I have to admit that creationists are a creative bunch, if not accurate. From the files of the Mad Biologist comes this post about a creationist explanation of antibiotic resistance. It’s pretty remarkable. And I hope nobody tells the Coultergeist about this argument… (originally published April 18, 2005).
Google is an amazing thing (so is Gizoogle). I typed in “evangelical” and “antibiotic” and found a “creationist explanation” of the evolution of antibiotic resistance in bacteria. What strikes me is the selective use of facts to support a preconceived notion. While creationists do this all the time, they rarely delve into the scientific literature in any detail. That’s what makes this article so insidious: if you don’t know the literature in this area, the argument sounds reasonable. They actually do a very good job of describing the molecular mechanisms of antibiotic resistance. As you can imagine, it’s when they hit the evolutionary parts, everything goes haywire (and I’ll show how in a bit). Essentially, they argue that the spread of antibiotic genes through horizontal transfer means that the antibiotic resistance hasn’t evolved, but instead results from a transfer of pre-existing genetic variation (horizontal transfer is just like it sounds–genes are transferred from bacterium to another without reproduction or cell division). The second argument they make is that because antibiotic resistance can be costly in environments without any antibiotics present, these genes will go extinct and hence there’s no evolution. So here’s the horizontal transfer argument they make:
Bacteria don’t appear to be evolving new genes; they are acquiring previously existing antibiotic resistance genes through lateral gene transfer.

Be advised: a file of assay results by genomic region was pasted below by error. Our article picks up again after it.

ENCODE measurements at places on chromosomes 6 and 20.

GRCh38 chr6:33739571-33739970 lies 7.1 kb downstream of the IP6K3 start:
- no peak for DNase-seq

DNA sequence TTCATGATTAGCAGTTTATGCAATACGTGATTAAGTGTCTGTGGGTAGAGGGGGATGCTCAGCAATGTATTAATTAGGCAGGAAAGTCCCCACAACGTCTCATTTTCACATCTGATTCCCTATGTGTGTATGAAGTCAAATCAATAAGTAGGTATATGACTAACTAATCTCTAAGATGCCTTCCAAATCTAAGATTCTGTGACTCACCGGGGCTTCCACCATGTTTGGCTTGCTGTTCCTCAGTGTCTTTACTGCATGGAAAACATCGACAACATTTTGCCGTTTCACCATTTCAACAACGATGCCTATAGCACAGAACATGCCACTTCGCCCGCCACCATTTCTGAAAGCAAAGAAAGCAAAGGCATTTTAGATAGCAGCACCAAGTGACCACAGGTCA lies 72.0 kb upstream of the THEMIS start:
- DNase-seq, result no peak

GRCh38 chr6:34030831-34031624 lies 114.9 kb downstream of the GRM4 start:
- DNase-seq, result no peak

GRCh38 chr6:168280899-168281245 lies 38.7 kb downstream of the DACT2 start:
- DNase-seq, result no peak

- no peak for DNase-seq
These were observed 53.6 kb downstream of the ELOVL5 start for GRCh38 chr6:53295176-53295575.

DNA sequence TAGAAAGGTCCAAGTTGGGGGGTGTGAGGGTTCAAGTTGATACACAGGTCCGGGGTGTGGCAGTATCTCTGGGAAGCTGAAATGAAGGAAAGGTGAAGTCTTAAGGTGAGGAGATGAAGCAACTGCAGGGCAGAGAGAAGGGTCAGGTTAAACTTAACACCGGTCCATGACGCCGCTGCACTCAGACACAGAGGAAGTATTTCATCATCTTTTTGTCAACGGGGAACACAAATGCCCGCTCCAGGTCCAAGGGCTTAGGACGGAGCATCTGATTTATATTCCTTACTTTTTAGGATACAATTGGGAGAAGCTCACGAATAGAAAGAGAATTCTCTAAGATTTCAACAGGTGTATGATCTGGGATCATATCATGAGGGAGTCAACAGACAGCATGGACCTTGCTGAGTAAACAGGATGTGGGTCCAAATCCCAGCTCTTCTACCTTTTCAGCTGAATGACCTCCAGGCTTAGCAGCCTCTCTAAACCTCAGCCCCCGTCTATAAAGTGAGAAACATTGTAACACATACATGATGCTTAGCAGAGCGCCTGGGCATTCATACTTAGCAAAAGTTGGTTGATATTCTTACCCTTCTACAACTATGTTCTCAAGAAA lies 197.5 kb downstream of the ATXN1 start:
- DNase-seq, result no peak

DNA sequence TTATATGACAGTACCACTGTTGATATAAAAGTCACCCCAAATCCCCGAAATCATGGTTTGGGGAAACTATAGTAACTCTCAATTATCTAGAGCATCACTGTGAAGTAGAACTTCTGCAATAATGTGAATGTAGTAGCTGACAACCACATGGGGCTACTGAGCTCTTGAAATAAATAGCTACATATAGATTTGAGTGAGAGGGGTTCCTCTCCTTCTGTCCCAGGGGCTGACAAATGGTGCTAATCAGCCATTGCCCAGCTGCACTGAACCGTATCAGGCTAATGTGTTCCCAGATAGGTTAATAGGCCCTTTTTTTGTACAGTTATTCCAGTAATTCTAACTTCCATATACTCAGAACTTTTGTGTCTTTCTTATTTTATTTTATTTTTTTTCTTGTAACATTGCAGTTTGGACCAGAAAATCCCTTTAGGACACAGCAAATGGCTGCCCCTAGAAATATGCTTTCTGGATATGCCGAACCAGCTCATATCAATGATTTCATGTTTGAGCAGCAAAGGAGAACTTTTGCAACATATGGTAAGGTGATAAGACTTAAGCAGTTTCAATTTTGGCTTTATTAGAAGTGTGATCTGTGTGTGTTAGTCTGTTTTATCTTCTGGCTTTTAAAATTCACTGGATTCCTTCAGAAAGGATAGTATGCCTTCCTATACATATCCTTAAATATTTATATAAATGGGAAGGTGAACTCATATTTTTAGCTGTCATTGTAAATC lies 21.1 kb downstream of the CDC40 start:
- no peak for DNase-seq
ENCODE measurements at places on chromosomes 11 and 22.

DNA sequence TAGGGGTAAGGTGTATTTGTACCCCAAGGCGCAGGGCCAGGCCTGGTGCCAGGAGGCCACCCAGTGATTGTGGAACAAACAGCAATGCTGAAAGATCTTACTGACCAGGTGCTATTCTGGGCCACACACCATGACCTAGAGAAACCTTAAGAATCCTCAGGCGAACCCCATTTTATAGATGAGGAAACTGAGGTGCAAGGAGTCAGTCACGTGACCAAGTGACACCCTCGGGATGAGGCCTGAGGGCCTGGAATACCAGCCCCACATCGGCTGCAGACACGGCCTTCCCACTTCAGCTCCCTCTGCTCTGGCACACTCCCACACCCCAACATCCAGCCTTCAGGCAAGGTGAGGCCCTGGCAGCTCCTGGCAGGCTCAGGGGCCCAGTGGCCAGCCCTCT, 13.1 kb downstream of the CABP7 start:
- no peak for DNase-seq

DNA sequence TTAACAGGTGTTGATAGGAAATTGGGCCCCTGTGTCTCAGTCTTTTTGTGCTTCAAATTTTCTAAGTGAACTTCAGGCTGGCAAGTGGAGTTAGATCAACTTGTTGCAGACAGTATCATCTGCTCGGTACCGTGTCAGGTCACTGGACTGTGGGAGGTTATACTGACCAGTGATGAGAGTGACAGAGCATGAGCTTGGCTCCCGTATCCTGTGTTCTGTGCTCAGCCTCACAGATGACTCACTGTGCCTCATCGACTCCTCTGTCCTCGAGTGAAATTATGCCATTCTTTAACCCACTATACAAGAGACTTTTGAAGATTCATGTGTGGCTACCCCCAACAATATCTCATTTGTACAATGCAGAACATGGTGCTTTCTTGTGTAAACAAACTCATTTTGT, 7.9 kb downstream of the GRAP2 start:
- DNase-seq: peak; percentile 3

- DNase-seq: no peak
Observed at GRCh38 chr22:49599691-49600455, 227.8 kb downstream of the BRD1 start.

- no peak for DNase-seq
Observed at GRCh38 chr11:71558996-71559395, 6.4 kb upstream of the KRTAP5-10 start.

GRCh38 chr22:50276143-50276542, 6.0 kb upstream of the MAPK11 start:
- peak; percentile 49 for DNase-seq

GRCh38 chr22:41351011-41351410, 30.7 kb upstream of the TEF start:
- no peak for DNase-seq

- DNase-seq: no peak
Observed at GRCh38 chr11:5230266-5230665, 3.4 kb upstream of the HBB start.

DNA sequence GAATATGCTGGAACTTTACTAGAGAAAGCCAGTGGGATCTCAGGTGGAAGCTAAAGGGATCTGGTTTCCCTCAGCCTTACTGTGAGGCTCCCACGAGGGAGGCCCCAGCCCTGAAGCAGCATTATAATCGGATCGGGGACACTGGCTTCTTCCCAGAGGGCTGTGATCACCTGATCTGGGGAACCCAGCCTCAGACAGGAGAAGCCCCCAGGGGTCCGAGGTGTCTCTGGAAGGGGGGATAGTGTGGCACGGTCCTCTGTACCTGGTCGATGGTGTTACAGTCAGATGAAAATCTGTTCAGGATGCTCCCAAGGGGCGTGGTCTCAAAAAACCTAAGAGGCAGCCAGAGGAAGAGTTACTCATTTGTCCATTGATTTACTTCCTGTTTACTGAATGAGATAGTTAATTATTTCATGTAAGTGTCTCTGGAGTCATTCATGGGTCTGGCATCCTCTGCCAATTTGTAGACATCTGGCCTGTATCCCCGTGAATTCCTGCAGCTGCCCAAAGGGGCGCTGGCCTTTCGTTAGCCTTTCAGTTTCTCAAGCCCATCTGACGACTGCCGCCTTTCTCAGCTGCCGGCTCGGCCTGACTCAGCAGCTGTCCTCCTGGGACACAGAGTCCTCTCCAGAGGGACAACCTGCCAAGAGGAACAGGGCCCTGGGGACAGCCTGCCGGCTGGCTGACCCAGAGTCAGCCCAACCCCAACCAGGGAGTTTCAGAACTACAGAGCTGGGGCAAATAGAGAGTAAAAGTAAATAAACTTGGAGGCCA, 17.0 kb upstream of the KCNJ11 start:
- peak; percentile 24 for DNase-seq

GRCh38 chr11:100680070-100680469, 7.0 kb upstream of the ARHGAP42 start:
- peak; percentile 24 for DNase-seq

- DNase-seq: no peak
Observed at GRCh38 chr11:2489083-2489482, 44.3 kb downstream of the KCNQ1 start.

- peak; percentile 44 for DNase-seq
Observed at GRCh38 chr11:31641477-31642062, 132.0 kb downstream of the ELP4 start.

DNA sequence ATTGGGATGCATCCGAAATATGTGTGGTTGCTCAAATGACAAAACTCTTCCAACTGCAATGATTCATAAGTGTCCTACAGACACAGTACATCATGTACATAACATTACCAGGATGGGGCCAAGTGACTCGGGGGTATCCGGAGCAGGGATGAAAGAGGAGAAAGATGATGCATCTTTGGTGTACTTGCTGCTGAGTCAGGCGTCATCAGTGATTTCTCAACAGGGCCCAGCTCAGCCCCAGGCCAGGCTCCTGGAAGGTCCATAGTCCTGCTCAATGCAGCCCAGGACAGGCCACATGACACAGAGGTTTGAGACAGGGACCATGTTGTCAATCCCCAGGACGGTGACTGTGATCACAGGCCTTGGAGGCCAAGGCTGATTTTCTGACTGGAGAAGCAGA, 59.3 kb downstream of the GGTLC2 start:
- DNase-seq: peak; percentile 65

The problem is this isn’t true. While transfer is a key component in the spread of antibiotic resistance, evolution “of new genes” is taking place. First of all, Staphylococcus aureus (the skin bacterium that can cause “staph” infections) has acquired methicillin resistance genes from a related Staphylococcus species, S. sciuri, which is found on wild animals. What’s interesting is that the ‘sciuri’ form of these genes does not confer resistance to methicillin. The methicillin sensitive form had to be converted into a methicillin resistant form–in other words, evolution happened. Second, resistance to triclosan in S. aureus is due to mutational changes in the fabI locus as well as other genes. There is compelling evidence that triclosan resistance arose through mutation–evolution happened. Third, many of the genes that are transfer horizontally are called ‘multidrug efflux pumps’, which basically pump nasties out of the bacterial cell. However, these pumps have changed in both what compounds they pump and how well they pump them-again, evolution happened. The counter argument I’m making is that the transferred genes themselves arose through evolution. The supposition that an Intelligent Designer created allelic variants is just daffy, and is required to refute the evidence. Here’s the nonsense about evolution and mutation:
Furthermore, a mutation that confers resistance to one antibiotic may make the bacterium more susceptible to other antibiotics. These deleterious effects are what would be expected from a creationist model for mutations. The mutation may confer a benefit in a particular environment, but the overall fitness of the population of one kind of bacterium is decreased as a result of a reduced function of one of the components in its biological pathway. The accumulation of mutations doesn’t lead to a new kind of bacterium–it leads to extinction.